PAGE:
A week after raking in $40 million in new funding, Pure Storage is expanding its flash storage vision, adding support for 10 gigabit Ethernet (10GbE) and iSCSI networks.
Network agnosticism is becoming a selling point for flash storage. Earlier this week, Nimbus Data said its new Gemini flash arrays can be software-configured to run on Ethernet, Infiniband or Fibre Channel networks. That’s important for companies that don’t want to pay for lots of new switching hardware to handle network upgrades.
Pure Storage’s FlashArray initially supported Fibre Channel networks only. That limited the product’s appeal for the many businesses that run all Ethernet in their shops. The company is also adding snapshotting — technology which lets users restore data quickly in the event of a problem. The new features will come as part of a free software upgrade to the company’s Purity operating environment, now in beta and slated for release this fall.
The Mountain View, Calif. company also announced a new VMware web client plug in so that admins that manage and monitor virtual infrastructure will be able to manage FlashArrays from within their familiar vCenter console.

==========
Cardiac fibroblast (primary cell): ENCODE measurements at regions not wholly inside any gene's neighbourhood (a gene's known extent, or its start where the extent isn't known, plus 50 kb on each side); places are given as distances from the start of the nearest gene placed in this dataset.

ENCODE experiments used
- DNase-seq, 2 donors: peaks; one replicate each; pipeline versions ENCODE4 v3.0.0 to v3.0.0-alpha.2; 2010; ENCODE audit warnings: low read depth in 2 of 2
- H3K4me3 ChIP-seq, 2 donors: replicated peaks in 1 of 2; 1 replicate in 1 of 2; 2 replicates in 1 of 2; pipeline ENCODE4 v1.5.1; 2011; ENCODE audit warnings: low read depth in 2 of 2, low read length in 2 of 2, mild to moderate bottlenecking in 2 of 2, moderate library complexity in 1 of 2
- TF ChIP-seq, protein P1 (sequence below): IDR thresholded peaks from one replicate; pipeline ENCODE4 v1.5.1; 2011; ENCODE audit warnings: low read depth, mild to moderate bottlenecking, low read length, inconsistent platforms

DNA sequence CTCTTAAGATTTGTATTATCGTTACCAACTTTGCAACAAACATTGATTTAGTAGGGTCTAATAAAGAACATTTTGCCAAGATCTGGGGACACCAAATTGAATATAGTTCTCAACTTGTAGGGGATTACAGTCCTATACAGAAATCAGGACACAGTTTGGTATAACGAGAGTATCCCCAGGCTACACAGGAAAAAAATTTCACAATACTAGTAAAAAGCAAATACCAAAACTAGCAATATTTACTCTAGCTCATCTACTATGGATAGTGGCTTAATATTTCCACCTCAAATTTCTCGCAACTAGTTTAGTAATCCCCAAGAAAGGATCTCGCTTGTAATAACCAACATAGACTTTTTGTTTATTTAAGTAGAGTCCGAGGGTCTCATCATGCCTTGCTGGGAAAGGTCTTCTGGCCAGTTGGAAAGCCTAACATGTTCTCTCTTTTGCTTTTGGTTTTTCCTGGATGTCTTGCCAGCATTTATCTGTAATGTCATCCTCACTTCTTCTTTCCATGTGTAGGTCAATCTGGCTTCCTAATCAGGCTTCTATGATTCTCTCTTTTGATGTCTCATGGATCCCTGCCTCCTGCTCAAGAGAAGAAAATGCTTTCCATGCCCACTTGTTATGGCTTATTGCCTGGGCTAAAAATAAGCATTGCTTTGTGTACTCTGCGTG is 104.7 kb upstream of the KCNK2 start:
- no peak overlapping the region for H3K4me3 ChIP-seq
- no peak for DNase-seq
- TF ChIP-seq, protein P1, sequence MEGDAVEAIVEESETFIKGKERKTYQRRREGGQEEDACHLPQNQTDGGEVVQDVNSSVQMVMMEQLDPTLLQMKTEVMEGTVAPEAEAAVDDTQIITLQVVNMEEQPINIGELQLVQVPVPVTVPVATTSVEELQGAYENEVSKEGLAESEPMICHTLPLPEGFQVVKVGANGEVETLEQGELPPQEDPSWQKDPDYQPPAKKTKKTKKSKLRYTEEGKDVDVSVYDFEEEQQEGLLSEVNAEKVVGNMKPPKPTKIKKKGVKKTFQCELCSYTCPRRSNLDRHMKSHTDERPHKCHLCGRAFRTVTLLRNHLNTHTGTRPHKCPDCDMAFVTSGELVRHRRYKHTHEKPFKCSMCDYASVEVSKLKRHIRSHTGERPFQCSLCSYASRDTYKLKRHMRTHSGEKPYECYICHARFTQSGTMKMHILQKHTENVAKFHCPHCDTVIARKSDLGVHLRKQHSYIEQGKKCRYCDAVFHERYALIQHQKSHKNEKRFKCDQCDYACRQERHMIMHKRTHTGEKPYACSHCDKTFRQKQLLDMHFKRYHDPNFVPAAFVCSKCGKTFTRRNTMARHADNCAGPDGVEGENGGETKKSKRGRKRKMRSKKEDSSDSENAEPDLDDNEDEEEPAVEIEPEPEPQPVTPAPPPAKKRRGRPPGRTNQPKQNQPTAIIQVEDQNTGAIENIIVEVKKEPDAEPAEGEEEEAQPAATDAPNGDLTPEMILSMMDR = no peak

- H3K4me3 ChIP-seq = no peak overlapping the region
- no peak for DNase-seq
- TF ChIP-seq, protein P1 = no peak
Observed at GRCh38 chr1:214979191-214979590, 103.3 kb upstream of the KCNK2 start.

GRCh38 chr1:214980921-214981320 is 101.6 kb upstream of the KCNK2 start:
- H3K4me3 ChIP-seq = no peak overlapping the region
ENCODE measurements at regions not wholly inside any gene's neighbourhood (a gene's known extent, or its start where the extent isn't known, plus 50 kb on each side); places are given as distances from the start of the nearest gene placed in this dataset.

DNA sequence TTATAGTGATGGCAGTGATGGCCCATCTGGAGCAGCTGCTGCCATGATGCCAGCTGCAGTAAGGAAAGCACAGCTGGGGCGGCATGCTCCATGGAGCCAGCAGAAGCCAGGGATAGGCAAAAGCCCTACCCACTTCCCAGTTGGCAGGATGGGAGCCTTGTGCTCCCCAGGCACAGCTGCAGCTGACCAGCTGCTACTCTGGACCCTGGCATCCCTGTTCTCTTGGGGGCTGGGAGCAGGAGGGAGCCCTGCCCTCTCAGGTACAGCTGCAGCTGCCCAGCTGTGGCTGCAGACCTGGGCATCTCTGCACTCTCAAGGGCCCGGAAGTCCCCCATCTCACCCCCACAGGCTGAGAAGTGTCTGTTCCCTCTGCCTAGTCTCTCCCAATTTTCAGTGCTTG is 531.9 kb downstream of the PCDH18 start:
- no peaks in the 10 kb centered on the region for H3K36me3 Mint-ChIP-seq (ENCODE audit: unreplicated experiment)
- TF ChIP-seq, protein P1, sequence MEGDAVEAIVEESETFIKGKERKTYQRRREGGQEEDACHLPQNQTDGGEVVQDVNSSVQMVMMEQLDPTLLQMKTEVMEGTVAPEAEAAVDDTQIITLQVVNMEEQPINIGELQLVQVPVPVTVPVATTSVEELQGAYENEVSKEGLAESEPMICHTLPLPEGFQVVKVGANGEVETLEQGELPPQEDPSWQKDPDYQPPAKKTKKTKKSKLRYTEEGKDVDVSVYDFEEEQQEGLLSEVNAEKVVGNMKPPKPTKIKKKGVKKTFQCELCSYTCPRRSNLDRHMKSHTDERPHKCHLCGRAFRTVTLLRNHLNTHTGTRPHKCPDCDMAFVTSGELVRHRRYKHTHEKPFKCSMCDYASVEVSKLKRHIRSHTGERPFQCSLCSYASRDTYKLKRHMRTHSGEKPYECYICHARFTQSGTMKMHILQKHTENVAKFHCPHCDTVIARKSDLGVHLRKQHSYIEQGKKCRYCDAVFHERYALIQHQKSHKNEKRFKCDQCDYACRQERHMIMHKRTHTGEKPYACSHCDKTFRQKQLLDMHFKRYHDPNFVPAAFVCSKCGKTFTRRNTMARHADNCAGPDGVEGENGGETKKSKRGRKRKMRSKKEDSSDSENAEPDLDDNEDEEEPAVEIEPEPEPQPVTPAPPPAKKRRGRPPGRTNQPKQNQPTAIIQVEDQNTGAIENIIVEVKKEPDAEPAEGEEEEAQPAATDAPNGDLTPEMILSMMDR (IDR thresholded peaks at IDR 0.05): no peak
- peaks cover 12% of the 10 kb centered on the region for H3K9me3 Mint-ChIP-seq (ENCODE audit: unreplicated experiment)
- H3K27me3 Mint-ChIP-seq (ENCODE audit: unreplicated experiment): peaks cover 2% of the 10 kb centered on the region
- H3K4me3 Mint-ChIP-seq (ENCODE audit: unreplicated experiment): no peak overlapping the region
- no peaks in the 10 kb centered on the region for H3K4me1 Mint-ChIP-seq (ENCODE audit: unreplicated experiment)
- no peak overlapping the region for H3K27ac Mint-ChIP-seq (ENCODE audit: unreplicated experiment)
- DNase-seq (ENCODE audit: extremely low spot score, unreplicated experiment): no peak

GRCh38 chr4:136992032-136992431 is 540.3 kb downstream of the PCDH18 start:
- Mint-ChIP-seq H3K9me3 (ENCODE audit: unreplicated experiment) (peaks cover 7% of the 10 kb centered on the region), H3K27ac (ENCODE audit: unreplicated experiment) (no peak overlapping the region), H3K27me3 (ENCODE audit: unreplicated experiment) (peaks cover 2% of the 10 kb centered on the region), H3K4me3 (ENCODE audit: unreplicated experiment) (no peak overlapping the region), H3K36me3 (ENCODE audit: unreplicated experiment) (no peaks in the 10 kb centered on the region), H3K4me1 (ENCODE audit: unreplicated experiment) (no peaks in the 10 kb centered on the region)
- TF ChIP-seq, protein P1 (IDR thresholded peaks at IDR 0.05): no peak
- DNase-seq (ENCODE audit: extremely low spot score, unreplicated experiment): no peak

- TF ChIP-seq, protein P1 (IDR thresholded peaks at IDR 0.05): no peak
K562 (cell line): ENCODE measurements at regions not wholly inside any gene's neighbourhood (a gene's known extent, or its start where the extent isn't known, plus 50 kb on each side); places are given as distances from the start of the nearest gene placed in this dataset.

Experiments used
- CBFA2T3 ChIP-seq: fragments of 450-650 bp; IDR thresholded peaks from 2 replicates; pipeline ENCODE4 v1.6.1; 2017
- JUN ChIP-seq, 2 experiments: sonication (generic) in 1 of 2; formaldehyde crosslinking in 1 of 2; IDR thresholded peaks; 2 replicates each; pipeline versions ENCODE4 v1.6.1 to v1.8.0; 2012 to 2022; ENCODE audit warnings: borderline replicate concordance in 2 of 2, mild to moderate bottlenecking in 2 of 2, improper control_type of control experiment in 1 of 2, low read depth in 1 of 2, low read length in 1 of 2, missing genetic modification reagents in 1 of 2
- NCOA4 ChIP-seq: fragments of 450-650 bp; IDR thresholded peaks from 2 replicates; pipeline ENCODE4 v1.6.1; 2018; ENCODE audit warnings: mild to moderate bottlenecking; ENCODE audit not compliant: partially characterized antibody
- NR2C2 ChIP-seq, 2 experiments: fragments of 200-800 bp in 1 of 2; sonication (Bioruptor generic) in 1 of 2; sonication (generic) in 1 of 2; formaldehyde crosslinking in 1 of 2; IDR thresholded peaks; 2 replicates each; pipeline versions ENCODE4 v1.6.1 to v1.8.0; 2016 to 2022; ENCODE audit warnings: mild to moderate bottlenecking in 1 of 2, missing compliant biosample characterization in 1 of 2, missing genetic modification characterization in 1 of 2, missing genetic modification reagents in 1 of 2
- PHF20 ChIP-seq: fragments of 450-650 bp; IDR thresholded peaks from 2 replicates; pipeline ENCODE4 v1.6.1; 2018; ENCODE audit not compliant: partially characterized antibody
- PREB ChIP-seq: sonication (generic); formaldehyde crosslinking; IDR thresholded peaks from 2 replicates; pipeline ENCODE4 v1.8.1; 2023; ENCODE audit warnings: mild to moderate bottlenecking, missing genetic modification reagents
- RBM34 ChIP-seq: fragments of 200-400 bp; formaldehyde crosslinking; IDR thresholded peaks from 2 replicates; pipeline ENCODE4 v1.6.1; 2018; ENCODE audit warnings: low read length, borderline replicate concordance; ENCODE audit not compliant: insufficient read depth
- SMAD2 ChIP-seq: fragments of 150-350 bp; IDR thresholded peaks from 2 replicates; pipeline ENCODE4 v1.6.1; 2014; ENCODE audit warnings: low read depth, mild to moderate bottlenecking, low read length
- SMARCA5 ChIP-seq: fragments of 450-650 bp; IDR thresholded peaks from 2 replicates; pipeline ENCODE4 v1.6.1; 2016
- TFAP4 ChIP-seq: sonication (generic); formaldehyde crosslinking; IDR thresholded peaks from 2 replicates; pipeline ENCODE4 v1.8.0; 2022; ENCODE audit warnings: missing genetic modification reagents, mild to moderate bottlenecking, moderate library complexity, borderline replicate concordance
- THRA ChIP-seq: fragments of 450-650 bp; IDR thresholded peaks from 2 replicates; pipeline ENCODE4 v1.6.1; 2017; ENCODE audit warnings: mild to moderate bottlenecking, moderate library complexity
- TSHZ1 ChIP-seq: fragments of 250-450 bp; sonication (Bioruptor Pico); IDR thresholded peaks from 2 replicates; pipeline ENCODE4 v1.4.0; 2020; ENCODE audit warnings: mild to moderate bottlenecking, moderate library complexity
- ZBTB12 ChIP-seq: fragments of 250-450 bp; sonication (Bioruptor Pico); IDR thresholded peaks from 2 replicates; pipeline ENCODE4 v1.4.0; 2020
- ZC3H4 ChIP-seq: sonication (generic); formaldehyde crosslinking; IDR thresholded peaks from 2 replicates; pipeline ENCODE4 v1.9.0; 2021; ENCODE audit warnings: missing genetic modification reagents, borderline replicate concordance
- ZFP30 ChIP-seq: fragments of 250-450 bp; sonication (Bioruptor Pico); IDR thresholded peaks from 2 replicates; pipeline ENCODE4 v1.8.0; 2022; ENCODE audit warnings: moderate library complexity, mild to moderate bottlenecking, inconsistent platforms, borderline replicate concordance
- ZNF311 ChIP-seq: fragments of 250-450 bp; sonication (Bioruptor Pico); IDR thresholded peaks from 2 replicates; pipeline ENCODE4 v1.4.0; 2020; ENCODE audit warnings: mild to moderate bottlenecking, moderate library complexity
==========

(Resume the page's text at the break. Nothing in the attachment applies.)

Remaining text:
Flash storage in general is taking off if judged by the sheer number of press releases generated in the past month. The technology remains more expensive than disk storage but that price delta is coming down and vendors are also addressing longevity concerns users have about the use of flash or solid-state storage.
Last week, IBM got into the act, announcing plans to buy Texas Memory Systems and its flash expertise, for an undisclosed amount. That acquisition should make IBM more competitive with EMC, which earlier bought EXtremeIO for its flash wherewithal.
All of that action means that smaller, but well-funded startups like Pure Storage, Nimbus Data, and Skyera, will compete not only with each other but with established IT giants as well.
It’s going to be an interesting ride.